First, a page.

Make Random Happen

View from my hotel in Lima, Peru.

I wrote this post last week in Lima, Peru.

His name was Didier. He spoke a little English and I spoke a little Spanish. We met briefly at EARTH university in Costa Rica where I was working as a banana worker. He asked what I was doing in Costa Rica and I told him about my Where Am I Eating project, including my upcoming trip to Colombia to research coffee.

“My family lives in Nariño a region famous for coffee.” He said.

We talked for 15 minutes, maybe.

Two months later I was strolling down the streets of his hometown, El Tablon de Gomez, beside his father Ladardo and his two sisters. I ate one of their guinea pigs. I spent three days with his family. They introduced me to coffee farmers many of whom sold/had sold the labors of their work to Starbucks.

Fifteen minutes, that’s it.

I’m in Peru. How, I have no idea?

Sure, I know that I was invited by Universidad San Ignacio de Loyola, but it’s not like I’m getting requests to speak in South American on a regular basis. I have a book in the world and a blog too. Sometimes each of them finds interesting characters all over the world who drop me a note. But a speaking request in South America? I was puzzled.

I just accepted it.

In 2009 I spoke to a room full of students at WTAMU. I was invited by a fabulous professor named Melody Loya. She was super nice. We grabbed some lunch. She showed me the campus. She used WEARING in her class and we kept in touch. I think my visit ended with a hug.

Two years later WTAMU selected my book as their freshmen common reader. Instead of speaking to a room full of students, I talked to a stadium full of students most of whom had read my book. Amy Andersen and Kendra Campbell helped me put my regalia on… in the men’s bathroom. When we walked out we were cracking up. The year before Elie Wiesel was their common reader/convocation speaker. They didn’t’ accompany him to the bathroom.

Afterwards, I drank wine with James Hallmark, a Dean at the university.

We exchanged travel stories.

“Kelsey, I hear I got you a gig in Peru.” James and Amy via Facebook both took credit for recommending me to a former colleague who teaches at Loyola now.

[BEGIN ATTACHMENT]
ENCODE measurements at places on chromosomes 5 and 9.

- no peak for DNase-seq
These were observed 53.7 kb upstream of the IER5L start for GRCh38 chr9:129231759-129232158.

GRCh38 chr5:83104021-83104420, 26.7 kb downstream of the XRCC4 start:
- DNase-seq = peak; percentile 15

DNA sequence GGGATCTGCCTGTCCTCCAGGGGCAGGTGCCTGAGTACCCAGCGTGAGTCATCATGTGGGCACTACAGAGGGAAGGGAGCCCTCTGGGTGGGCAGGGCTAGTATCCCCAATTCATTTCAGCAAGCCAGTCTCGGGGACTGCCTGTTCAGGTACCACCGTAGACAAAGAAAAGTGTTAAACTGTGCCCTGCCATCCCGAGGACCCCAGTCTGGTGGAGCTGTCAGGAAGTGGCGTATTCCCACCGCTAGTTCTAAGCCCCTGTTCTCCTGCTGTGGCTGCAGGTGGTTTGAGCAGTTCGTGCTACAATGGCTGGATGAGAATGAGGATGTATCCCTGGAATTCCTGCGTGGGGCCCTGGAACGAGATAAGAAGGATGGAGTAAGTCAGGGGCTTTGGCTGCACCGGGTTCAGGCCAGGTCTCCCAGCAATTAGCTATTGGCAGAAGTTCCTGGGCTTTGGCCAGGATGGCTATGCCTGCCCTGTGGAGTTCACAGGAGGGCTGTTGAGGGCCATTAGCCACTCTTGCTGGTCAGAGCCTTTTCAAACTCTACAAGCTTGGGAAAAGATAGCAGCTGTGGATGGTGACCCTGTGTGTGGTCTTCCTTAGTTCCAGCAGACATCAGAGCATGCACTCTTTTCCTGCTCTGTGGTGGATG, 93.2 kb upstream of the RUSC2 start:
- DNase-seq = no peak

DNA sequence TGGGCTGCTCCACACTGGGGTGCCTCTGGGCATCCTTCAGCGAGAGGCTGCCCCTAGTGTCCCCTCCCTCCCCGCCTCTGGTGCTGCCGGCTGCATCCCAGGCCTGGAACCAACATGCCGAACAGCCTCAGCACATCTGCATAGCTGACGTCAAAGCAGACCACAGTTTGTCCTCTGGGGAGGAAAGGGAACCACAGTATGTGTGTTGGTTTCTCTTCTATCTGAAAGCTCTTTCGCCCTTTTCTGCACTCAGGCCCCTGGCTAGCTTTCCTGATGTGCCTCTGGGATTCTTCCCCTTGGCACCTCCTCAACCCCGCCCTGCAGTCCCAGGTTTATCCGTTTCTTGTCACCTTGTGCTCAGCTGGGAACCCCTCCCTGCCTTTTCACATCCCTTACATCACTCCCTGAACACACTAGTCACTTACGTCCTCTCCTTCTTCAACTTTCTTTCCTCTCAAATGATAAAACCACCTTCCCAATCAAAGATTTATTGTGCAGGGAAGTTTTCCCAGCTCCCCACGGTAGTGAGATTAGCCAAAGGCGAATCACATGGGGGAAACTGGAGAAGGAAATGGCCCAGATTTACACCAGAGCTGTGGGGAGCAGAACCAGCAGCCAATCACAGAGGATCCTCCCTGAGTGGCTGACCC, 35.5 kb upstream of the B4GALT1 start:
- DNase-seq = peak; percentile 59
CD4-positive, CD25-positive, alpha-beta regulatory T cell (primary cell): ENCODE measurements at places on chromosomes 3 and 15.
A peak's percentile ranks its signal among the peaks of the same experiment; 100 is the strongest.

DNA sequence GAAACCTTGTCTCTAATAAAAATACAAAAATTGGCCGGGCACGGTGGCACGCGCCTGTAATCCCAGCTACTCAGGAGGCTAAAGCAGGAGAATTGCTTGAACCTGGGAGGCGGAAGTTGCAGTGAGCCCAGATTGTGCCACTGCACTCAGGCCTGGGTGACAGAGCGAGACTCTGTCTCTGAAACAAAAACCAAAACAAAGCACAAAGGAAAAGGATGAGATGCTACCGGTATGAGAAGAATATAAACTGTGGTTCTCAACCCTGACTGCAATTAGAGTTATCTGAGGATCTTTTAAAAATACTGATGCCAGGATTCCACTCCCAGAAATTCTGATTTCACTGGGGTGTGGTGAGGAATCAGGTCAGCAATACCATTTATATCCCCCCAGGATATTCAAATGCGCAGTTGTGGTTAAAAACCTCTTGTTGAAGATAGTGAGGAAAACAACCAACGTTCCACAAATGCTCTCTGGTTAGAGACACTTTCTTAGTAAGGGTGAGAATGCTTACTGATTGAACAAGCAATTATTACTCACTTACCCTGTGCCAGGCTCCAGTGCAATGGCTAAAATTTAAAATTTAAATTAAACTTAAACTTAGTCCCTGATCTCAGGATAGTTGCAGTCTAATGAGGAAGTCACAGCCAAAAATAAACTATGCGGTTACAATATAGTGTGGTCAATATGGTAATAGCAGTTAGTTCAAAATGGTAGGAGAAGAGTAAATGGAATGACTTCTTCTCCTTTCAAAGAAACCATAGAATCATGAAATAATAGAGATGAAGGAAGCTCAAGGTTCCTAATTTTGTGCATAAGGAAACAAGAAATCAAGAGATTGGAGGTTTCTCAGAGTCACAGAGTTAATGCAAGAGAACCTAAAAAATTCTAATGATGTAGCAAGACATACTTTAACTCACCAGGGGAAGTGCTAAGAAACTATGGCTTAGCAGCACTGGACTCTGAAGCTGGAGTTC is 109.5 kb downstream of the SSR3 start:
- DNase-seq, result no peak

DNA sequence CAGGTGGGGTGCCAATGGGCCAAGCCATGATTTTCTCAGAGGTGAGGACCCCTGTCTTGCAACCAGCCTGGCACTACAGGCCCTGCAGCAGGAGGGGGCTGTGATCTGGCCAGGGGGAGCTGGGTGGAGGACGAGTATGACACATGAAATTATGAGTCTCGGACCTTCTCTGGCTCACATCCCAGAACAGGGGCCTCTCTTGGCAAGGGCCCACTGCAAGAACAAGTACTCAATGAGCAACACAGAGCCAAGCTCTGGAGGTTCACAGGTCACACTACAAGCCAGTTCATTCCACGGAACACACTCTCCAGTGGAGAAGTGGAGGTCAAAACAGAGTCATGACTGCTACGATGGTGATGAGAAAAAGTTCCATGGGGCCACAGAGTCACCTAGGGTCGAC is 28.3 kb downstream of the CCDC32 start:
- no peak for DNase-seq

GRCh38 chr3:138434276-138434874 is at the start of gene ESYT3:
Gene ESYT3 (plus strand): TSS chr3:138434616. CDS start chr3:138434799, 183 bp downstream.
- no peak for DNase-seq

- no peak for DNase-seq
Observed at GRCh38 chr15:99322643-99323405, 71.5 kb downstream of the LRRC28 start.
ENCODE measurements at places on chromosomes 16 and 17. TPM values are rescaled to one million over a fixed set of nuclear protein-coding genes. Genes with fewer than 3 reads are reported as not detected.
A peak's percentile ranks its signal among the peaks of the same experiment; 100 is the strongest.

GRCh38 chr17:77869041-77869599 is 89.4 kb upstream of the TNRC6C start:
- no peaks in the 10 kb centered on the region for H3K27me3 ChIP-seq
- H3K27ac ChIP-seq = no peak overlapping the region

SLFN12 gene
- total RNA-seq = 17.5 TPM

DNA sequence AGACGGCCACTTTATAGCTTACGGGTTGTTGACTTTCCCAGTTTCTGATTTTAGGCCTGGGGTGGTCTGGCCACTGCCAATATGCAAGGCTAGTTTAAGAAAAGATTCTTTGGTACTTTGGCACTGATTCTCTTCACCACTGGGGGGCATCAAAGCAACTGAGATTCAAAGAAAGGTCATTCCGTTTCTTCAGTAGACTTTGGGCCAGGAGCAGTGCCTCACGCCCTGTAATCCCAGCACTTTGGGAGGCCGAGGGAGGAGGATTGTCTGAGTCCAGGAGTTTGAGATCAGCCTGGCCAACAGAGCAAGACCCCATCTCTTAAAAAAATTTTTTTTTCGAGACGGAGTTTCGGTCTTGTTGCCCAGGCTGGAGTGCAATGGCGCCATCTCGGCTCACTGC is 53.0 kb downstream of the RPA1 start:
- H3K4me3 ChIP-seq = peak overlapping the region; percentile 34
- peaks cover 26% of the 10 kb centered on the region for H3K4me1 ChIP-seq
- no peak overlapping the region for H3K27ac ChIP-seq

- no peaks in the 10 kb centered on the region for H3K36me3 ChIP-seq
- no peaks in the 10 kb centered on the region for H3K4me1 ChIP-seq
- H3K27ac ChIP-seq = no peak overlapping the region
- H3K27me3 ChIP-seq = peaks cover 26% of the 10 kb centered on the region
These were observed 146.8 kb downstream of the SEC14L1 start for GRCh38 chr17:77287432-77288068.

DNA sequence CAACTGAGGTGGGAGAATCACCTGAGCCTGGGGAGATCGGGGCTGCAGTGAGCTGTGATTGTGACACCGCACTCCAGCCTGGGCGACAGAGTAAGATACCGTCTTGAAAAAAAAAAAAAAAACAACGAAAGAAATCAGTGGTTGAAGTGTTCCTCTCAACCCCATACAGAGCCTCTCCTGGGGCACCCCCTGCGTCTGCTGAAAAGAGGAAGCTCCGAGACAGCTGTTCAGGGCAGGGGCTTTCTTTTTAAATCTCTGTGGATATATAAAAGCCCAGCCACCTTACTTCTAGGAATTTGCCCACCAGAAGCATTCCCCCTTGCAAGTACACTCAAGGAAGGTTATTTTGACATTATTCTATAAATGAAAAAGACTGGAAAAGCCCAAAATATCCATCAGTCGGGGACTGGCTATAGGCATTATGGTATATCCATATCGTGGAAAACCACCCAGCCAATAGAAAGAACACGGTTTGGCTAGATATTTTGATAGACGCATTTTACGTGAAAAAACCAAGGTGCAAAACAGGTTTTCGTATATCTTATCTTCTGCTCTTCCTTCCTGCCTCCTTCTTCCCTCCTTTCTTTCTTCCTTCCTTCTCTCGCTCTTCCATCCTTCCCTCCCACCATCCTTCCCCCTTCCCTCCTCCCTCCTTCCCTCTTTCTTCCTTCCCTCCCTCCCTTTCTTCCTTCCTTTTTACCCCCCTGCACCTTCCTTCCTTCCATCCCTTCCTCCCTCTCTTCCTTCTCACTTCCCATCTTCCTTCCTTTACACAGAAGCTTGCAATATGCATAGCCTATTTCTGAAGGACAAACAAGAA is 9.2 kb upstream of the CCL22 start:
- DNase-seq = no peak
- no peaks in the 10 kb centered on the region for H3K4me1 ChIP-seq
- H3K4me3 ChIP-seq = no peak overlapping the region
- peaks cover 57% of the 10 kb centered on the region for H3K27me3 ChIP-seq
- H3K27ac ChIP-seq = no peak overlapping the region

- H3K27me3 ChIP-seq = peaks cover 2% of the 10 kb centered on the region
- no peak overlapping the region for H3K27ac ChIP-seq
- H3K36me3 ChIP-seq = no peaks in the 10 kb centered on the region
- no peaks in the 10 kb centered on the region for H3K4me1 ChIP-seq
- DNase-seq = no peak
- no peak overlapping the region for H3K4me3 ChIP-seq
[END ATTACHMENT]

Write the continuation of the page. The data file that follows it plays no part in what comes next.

That’s how the university flew me to Peru to speak with their students with a two week layover in Colombia to stay with Didier’s family. That’s right I got my plane ticket paid for, and then some. Traveling the world and writing books doesn’t pay loads so you have to get creative.

Make Random Happen

Life seems so random. The more people you talk and laugh with and simply enjoy the ride alongside the more random life becomes.

Talk to people. Enjoy each other. Learn from each other. Make random happen.

Right now as I look our from my hotel room at the city of Lima, I’m thankful for the randomness of my life. More than that I’m thankful for Didier, his dad Ladardo, their family in El Tablon de Gomez, and for Amy and James.

I’m also thankful for Bobby and Katie of Fair Trade USA who I spent an amazing three days with visiting the Ahuacan people in northern Colombia. The randomness continues….

Where has random taken you?

Laura says:

I visited a small town in northern Germany and went into Denmark after meeting a German in Kenya and deciding to go visit her (skipping my intended stay in Berlin). And I have visited lots of small villages across Kenya by making local friends while in the country. I love where random takes me….

Kelsey says:

Laura, this is exactly why I hate having plans. I like to pursue random. Here’s a great video about a fella that travels like us –

Bente says:

Absolutely true.